While the tribal communities taught human beings essential skills, from distinguishing between edible and poisonous roots to designing hunting instruments, the barbers are the earliest protectors of health, and the leather workers the first scientists whose work the author says is “a fascinating process of converting something into something.”
Talking about researching for the book, he says he found each community produced “innumerable instruments of production”. But production and tilling were seen as “pollution”, and “the priestly caste was not supposed to touch any productive work.”
He asks, “Why were the communities that were cleaning the village, protecting the village (from disease), treated as soiled?” The concept of “professional pollution” doesn't exist in any religion other than Hinduism, he points out.
With the idea of pollution by touch entrenched, “this whole thing entered the food culture also.” Emphasising he is not against vegetarianism, he states, “But they didn't leave it to choice. It entered the realm of God.” Thus, he contends, “protein levels of the masses have gone down.”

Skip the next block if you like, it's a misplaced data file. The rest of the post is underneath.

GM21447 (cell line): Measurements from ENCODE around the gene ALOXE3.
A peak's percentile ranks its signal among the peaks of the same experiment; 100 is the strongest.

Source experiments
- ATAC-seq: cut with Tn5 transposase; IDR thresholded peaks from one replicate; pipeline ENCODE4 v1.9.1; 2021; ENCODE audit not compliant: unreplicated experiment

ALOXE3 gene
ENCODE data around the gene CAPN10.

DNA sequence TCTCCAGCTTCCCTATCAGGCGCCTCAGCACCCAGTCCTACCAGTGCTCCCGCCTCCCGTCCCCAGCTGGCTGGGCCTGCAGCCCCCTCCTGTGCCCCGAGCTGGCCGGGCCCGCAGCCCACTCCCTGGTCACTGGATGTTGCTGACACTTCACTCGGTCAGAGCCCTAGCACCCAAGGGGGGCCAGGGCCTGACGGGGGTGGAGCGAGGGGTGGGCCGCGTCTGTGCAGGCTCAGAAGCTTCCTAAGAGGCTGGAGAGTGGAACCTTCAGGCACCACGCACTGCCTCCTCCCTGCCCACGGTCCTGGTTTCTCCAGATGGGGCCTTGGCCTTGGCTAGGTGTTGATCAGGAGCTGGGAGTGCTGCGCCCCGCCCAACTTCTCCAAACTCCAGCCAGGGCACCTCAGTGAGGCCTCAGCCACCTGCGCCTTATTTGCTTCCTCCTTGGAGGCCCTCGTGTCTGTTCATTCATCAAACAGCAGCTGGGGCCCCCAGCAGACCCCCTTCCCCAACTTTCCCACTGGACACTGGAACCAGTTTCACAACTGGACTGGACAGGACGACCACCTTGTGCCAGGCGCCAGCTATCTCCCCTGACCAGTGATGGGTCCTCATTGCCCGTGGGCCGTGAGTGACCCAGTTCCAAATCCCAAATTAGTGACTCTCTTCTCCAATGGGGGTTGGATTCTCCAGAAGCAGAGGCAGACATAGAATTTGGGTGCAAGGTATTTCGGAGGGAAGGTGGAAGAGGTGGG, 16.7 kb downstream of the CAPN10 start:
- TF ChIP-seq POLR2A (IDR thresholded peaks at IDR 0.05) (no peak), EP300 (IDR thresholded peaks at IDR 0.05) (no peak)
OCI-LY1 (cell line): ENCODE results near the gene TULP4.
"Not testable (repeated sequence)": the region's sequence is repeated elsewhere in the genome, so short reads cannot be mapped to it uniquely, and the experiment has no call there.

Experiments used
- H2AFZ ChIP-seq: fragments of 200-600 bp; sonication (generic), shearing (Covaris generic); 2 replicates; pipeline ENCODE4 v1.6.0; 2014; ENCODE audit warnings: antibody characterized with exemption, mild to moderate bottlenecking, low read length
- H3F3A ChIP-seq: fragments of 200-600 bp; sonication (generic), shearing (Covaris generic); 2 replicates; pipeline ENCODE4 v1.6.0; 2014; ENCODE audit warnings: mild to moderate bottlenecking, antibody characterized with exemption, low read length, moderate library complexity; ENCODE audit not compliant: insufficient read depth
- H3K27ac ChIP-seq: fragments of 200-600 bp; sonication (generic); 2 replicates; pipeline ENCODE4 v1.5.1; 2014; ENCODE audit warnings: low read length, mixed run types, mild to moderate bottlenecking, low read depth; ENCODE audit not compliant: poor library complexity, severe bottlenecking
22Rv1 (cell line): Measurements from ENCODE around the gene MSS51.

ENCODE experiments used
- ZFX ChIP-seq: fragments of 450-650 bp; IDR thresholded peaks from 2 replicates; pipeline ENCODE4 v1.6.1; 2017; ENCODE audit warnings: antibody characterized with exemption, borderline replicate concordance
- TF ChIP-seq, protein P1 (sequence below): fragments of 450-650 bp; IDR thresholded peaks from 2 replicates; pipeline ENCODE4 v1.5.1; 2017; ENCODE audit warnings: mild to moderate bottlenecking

Similarly, with business restricted to the Bania community, the economy suffered. “Once the business was confined to Banias, the European mode of mercantile capital could not come,” says Ilaiah. Instead of encouraging other castes to invest their money, the system ensured it became “gupt dhana (secret hoards).” He cites an example: The highest taxpayers in ancient India were the ganikas (courtesans), not the Banias.”
If the “spiritual fascism” of the upper castes is not corrected, the author predicts civil war and the death of Hinduism